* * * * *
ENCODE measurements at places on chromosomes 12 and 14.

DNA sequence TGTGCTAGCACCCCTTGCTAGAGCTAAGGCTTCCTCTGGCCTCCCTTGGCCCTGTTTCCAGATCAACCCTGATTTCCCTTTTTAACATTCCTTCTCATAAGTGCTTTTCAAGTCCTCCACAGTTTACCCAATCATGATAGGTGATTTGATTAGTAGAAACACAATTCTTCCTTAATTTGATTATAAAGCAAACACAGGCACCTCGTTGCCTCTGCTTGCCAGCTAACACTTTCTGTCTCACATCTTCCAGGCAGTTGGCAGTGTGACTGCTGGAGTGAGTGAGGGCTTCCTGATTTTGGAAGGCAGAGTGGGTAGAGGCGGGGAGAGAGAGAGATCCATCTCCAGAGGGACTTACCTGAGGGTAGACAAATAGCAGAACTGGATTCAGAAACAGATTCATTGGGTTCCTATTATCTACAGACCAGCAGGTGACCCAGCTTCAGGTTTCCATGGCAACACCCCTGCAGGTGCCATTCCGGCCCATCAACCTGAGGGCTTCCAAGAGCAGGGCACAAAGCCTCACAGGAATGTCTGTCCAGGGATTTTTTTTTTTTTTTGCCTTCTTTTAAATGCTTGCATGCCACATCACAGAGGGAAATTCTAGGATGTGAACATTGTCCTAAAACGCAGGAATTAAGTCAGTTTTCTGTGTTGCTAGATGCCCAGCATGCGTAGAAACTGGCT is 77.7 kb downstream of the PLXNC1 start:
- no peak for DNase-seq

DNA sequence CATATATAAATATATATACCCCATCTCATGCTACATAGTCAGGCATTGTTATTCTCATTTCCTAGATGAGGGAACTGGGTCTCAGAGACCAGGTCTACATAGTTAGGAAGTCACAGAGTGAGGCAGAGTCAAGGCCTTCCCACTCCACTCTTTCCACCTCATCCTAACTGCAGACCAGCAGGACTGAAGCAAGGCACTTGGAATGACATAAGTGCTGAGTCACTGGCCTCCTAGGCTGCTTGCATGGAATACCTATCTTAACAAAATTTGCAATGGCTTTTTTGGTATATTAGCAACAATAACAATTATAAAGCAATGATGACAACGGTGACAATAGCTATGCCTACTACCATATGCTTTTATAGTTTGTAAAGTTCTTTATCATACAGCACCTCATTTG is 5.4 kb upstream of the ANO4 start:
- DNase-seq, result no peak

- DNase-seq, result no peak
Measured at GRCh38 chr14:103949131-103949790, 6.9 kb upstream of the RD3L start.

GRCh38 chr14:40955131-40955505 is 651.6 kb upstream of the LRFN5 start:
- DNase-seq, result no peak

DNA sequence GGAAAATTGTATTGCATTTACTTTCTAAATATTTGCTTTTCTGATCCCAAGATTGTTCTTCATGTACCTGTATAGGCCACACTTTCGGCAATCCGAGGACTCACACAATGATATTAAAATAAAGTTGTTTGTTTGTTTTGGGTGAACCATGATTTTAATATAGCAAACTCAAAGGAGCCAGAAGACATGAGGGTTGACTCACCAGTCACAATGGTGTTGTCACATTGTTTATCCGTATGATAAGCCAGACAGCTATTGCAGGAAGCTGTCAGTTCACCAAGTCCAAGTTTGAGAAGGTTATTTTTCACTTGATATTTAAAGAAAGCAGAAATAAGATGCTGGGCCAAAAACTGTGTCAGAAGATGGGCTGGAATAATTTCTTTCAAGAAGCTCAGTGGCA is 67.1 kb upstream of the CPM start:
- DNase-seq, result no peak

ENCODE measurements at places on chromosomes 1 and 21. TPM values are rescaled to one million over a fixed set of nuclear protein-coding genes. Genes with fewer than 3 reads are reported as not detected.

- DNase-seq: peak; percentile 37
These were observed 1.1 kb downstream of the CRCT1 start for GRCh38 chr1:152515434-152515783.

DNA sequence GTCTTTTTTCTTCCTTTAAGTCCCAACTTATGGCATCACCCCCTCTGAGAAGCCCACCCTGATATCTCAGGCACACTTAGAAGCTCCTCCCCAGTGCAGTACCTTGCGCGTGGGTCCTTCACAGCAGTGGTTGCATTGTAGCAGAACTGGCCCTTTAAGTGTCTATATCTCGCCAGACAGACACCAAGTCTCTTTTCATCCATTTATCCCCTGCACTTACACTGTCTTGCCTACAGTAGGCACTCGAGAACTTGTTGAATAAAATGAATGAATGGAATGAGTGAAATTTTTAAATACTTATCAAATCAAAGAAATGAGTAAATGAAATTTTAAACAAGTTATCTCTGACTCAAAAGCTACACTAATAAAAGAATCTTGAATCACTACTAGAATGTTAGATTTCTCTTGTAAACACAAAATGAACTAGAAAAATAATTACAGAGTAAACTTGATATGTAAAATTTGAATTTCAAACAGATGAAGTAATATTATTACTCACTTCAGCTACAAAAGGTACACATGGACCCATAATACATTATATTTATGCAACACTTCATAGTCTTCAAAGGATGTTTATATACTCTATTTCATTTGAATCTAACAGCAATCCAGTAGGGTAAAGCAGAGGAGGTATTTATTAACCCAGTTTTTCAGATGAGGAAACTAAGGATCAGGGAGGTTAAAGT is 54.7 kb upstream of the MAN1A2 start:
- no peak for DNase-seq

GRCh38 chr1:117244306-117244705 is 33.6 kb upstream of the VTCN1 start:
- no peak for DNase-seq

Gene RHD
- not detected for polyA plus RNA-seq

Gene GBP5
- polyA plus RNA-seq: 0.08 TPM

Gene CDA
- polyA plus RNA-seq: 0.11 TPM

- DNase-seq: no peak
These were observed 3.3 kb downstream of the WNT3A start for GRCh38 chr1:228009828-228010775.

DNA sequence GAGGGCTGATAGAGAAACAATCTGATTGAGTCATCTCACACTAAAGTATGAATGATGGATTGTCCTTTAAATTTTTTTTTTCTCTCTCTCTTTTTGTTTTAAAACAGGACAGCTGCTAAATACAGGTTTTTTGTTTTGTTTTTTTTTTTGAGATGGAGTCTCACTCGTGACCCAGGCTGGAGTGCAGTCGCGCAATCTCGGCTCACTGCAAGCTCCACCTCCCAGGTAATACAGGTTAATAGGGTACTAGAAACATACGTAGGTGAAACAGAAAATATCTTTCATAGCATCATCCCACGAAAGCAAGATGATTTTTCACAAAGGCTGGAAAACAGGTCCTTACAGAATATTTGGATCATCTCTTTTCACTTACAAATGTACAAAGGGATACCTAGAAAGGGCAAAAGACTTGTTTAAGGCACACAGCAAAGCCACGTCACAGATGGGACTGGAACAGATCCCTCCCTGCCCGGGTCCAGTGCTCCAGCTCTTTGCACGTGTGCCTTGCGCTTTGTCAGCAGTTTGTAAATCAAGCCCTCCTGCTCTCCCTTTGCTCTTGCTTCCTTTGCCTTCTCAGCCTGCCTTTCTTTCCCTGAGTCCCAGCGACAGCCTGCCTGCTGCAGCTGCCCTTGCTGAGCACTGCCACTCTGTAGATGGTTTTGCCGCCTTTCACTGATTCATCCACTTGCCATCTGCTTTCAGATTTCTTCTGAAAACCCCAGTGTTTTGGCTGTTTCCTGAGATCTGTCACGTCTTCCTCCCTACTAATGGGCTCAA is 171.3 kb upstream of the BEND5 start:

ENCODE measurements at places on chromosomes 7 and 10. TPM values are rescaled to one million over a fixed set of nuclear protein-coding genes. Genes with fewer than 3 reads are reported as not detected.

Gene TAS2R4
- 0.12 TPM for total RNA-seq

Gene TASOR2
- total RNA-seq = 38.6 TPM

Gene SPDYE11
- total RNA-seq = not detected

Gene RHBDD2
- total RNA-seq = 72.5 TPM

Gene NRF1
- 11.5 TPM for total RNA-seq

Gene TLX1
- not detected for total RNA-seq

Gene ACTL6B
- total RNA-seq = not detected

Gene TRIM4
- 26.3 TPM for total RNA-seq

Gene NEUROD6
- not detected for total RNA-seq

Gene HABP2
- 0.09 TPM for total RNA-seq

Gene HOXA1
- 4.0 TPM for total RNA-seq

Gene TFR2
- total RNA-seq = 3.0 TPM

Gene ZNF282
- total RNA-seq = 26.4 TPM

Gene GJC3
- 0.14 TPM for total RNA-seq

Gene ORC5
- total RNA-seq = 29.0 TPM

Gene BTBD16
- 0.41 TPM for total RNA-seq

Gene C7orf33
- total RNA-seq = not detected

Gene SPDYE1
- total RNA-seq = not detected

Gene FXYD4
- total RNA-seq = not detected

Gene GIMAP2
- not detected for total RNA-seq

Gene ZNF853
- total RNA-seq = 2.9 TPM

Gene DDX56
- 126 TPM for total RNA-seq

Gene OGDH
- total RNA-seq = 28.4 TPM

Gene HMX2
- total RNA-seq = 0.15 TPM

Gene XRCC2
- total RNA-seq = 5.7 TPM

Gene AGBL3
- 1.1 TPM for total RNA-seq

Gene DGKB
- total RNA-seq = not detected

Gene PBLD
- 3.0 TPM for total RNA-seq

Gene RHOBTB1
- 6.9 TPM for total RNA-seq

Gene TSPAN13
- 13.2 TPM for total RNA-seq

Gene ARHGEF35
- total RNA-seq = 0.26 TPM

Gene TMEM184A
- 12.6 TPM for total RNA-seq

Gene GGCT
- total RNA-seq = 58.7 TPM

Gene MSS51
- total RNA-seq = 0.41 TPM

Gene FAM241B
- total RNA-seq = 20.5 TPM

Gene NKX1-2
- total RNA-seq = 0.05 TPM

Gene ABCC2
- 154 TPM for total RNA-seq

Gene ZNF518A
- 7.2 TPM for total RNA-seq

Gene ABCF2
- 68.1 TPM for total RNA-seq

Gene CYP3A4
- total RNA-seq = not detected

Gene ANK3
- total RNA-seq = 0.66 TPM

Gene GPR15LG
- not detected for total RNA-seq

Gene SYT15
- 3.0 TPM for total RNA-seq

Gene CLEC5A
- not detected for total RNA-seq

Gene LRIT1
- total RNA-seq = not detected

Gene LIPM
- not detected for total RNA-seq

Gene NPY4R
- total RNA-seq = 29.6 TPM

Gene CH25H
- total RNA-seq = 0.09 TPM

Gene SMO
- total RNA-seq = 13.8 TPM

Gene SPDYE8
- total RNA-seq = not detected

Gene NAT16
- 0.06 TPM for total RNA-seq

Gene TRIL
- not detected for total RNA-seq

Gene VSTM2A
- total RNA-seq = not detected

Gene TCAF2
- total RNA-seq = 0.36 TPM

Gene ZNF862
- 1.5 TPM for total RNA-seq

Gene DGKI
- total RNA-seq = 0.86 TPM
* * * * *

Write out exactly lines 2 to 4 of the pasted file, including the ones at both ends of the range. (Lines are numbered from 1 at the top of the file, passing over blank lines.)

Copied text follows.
DNA sequence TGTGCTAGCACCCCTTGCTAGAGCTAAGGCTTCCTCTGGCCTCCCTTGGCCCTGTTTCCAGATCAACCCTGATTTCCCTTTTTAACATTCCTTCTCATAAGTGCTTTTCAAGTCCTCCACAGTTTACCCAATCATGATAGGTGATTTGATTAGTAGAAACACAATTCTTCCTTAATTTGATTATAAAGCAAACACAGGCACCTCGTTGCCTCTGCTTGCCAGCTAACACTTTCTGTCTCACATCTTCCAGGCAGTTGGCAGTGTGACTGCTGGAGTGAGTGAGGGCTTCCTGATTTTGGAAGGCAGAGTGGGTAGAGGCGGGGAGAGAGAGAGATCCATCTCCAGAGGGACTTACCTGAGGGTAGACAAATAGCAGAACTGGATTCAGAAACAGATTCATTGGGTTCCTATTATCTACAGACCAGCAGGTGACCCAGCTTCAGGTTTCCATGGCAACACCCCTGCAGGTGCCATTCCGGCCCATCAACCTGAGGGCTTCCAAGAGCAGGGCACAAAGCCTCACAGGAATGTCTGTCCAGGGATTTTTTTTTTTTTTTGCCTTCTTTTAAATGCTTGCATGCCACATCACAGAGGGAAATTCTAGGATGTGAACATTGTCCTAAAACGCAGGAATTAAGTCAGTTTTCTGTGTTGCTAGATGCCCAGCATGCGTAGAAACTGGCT is 77.7 kb downstream of the PLXNC1 start:
- no peak for DNase-seq

DNA sequence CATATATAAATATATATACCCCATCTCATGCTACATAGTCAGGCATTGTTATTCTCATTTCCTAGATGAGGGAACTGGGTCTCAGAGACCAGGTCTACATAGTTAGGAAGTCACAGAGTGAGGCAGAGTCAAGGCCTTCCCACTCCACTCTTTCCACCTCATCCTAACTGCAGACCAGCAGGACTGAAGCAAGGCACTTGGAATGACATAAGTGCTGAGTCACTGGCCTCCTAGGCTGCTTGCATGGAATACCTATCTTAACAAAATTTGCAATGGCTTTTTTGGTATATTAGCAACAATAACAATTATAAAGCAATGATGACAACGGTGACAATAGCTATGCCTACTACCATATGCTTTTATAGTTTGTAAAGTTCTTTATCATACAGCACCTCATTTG is 5.4 kb upstream of the ANO4 start: